- Reuters/Ueslei Marcelino
Here is what you need to know.
Friday is jobs day. US nonfarm payrolls increased by 142,000, missing the consensus estimate of 200,000 by a wide margin. The unemployment rate held at 5.1%, as expected. Additionally, average hourly earnings were flat on a month-over month basis, and up 2.2% versus last year.
The US will hit its debt ceiling in about a month. Secretary of the Treasury Jack Lew says the nation’s debt ceiling will be hit around November 5. “I respectfully urge Congress to take action as soon as possible and raise the debt limit,” Lew said.
Global manufacturing is weak. The latest JPMorgan Markit global manufacturing PMI slumped to 50.6 in September, its weakest since July 2013. The subcomponents of the index were mixed with output and new orders expanding at a slower rate and new exports, employment and input/output prices all falling. “The Asia region remained one of the weaker points in the global manufacturing sector during September,” Markit said.
Sprint announced a new cost-cutting plan. An internal memo said the company planned to cut an unspecified number of jobs on its way to $2 billion to $2.5 billion in cost savings, The Wall Street Journal reports. According to The Journal, the memo also stated the company had frozen external hiring and that all expenditures must be approved.
Micron Technology beat on the top and bottom lines. The semiconductor announced earnings of $0.37 per share, topping the Wall Street estimate by a nickel. Revenue slumped 14.8% to $3.6 billion but still beat the $3.56 billion that analysts were anticipating. Micron sees earnings per share of $0.20 to $0.26, below the $0.38 estimate. In addition, the company issued downside revenue guidance of $3.35 billion to $3.60 billion, which is shy of the $3.72 billion that was expected. “While fourth-quarter results were impacted by continued weakness in the PC sector, we believe that memory industry fundamentals remain favorable over the long-term,” CEO D. Mark Durcan said in the earnings release.
SPONSORED BY EY The latest issue of EY’s Capital Insights magazine includes an interview with Cisco CFO Kelly Kramer, and insights on how cyber economics is impacting business and innovative enterprises. Read more here.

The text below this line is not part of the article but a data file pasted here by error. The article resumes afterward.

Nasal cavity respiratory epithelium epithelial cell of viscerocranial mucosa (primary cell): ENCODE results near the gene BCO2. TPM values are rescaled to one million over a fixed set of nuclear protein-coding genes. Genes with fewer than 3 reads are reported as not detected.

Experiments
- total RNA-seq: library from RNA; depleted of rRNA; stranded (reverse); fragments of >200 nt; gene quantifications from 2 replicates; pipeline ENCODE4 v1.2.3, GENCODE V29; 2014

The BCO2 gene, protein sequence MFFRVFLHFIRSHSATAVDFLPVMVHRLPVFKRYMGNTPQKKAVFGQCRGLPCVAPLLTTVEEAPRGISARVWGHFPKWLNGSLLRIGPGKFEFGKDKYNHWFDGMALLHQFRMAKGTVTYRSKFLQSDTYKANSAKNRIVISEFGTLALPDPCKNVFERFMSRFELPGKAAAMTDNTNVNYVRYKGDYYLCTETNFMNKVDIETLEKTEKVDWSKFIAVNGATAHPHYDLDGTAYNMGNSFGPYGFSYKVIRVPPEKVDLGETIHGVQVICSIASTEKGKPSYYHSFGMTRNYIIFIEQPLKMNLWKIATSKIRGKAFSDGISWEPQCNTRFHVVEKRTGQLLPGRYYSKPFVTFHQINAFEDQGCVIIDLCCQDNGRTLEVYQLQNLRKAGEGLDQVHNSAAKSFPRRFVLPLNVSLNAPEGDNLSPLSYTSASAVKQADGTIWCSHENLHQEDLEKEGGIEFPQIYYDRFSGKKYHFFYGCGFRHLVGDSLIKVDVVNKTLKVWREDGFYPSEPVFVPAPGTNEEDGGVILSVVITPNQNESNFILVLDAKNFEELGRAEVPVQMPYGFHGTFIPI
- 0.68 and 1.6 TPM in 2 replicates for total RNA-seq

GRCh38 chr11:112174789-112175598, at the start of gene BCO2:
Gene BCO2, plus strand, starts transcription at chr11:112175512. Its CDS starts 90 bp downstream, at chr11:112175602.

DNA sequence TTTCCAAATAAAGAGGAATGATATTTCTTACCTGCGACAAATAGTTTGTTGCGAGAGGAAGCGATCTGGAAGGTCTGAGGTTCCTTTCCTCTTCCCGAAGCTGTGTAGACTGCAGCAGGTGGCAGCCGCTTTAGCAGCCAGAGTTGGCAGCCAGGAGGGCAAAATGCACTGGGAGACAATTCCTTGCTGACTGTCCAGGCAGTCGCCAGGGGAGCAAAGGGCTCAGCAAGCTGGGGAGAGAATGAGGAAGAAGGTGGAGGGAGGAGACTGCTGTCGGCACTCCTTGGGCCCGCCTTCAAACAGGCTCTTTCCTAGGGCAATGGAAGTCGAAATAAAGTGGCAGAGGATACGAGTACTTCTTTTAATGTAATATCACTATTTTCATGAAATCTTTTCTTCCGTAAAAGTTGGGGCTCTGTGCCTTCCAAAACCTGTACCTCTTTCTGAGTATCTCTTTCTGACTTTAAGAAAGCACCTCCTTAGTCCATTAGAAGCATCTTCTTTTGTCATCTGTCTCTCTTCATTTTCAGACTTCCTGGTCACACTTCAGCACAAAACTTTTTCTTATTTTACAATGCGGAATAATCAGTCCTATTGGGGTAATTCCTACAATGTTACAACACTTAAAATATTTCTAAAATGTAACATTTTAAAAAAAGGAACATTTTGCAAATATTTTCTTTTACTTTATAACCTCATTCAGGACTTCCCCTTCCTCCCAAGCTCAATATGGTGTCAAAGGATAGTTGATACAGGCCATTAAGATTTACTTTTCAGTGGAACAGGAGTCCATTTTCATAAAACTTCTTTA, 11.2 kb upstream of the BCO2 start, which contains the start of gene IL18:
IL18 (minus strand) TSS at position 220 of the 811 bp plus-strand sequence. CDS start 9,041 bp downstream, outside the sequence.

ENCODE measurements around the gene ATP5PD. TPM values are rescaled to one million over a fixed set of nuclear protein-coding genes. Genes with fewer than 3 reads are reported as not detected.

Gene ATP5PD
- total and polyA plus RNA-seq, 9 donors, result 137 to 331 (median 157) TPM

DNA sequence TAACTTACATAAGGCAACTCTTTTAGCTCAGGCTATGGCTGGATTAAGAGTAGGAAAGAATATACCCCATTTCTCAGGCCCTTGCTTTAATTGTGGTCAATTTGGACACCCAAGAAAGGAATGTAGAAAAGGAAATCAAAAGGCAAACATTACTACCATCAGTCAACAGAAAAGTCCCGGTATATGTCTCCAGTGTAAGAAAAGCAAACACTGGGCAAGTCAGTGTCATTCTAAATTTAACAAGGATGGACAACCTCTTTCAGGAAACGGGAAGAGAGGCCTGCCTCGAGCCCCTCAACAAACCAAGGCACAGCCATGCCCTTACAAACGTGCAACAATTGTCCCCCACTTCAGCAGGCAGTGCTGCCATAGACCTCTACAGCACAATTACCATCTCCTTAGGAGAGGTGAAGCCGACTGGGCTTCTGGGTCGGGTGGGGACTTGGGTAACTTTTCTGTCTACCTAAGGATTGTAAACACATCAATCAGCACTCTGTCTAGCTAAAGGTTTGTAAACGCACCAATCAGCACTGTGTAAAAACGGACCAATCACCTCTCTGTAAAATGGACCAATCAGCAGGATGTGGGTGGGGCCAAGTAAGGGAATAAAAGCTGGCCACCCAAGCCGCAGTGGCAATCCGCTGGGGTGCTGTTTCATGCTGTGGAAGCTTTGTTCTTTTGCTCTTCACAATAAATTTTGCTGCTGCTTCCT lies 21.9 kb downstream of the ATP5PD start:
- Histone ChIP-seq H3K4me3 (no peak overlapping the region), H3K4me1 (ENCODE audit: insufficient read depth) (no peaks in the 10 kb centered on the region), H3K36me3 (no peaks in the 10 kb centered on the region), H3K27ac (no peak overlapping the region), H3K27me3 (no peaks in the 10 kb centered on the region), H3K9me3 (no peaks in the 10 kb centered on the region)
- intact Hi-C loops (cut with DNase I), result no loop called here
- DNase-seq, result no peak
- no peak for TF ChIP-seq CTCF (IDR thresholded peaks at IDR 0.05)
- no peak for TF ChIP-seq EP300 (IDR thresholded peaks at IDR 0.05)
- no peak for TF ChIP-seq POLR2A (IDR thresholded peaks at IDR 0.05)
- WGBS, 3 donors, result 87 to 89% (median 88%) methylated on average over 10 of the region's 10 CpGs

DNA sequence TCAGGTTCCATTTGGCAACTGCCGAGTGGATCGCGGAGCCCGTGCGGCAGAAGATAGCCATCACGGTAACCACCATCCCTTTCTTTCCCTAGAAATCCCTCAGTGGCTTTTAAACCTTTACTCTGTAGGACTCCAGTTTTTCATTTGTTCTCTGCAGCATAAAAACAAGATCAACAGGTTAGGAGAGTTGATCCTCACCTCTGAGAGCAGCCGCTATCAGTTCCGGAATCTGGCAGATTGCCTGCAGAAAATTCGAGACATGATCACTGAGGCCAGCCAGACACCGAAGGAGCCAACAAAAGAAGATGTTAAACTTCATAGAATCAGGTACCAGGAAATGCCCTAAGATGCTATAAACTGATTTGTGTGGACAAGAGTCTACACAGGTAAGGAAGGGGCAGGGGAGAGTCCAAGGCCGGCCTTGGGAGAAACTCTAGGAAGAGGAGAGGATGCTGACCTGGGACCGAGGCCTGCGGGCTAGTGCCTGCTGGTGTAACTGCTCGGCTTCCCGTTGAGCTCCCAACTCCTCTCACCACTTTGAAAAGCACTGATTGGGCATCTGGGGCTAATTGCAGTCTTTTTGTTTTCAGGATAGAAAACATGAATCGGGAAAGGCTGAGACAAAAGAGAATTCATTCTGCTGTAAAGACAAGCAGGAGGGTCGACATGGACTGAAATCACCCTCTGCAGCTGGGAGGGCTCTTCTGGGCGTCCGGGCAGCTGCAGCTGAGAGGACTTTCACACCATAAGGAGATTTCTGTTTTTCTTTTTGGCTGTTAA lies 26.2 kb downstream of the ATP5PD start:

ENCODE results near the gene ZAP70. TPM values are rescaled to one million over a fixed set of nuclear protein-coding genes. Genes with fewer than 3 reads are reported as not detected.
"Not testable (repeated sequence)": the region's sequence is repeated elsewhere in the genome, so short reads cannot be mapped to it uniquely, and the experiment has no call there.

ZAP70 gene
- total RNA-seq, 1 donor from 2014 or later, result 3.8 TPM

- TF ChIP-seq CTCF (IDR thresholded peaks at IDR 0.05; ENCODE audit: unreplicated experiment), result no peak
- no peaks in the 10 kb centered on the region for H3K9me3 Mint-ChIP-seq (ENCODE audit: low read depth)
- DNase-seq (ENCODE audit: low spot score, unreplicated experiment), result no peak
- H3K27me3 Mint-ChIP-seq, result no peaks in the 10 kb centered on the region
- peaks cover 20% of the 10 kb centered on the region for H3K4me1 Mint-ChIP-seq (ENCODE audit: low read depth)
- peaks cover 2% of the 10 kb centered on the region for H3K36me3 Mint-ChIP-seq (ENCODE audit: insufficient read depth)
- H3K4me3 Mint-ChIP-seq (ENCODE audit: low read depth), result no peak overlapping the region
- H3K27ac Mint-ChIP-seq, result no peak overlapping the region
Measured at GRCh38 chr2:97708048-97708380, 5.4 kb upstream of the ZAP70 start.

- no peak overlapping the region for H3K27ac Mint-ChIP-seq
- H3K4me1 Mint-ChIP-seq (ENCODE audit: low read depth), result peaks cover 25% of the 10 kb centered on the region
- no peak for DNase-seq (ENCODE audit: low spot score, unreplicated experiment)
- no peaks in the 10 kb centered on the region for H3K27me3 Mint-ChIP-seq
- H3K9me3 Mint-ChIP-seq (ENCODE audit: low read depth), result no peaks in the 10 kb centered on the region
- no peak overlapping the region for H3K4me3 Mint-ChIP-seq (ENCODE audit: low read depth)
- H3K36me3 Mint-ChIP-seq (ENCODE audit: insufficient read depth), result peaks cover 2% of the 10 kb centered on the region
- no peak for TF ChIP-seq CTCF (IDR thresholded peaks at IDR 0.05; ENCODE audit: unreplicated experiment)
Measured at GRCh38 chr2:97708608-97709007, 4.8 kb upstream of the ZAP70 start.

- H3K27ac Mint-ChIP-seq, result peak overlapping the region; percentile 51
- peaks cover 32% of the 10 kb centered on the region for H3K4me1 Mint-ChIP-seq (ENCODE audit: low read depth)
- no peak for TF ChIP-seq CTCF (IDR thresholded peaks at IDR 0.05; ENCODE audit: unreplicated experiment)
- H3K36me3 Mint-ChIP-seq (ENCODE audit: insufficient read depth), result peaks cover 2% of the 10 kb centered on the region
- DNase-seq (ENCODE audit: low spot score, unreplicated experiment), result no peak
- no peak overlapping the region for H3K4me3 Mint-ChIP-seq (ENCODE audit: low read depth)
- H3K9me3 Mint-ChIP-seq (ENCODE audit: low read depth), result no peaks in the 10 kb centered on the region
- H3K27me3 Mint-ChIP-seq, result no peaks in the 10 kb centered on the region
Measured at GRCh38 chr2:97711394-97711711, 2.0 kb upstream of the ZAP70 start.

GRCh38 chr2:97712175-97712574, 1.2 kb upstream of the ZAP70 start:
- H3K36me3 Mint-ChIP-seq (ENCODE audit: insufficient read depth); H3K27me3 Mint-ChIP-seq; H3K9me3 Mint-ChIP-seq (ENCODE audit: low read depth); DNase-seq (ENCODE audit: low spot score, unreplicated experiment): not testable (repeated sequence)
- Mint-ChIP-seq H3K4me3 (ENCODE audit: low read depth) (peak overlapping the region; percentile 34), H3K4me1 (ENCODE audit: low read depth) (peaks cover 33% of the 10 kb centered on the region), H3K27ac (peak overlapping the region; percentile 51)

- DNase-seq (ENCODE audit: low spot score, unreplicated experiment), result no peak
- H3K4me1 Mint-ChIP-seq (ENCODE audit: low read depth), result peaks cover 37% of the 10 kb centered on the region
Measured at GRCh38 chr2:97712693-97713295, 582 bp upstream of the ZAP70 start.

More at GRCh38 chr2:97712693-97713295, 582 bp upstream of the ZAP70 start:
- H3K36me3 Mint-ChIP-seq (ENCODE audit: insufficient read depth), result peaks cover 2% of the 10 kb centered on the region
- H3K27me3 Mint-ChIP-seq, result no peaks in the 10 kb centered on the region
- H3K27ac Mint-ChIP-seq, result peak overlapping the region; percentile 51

Amazon will stop selling Apple and Google video-streaming devices. Bloomberg reports that Amazon marketplace sellers will no longer be allowed to list Apple or Google video-streaming devices after October 29, because their compatibility with Amazon’s Prime Video service isn’t the best. Sellers will also have to take down old listings once the deadline passes. “It’s important that the streaming media players we sell interact well with Prime Video in order to avoid customer confusion,” Amazon told Bloomberg in a statement. Roku, Xbox, PlayStation, and Fire TV have better compatibility, Amazon told Business Insider.
15 million T-Mobile customers may have had personal information compromised. Experian, one of the world’s largest credit-agency data brokers, says 15 million T-Mobile customers’ personal information may have been compromised, The Guardian reports. The hacked information includes names and addresses as well as Social Security, driver’s license, and passport numbers. According to Experian, “Those who applied for T-Mobile USA postpaid services or device financing from September 1, 2013, through September 16, 2015,” are affected.
Stock markets around the world are higher. Hong Kong’s Hang Seng (+3.2%) paced the gains in Asia, and France’s CAC (+2.1%) leads the advance in Europe. S&P 500 futures are lower by 23 points near 1,893.00.
The market still doesn’t think a rate hike is happening this year. Data provided by Bloomberg suggests an 18% probability that the Fed will raise rates in October and a 44.2% probability December will be the month of the first rate hike. The market is pricing in a 52% probability Fed lift-off will begin at the January meeting.
There is other data coming besides the jobs report. Factory orders will be released at 10 a.m. ET, and the Baker Hughes rig count is due out at 1 p.m. ET. The US 10-year yield is up 2 basis points at 2.06%.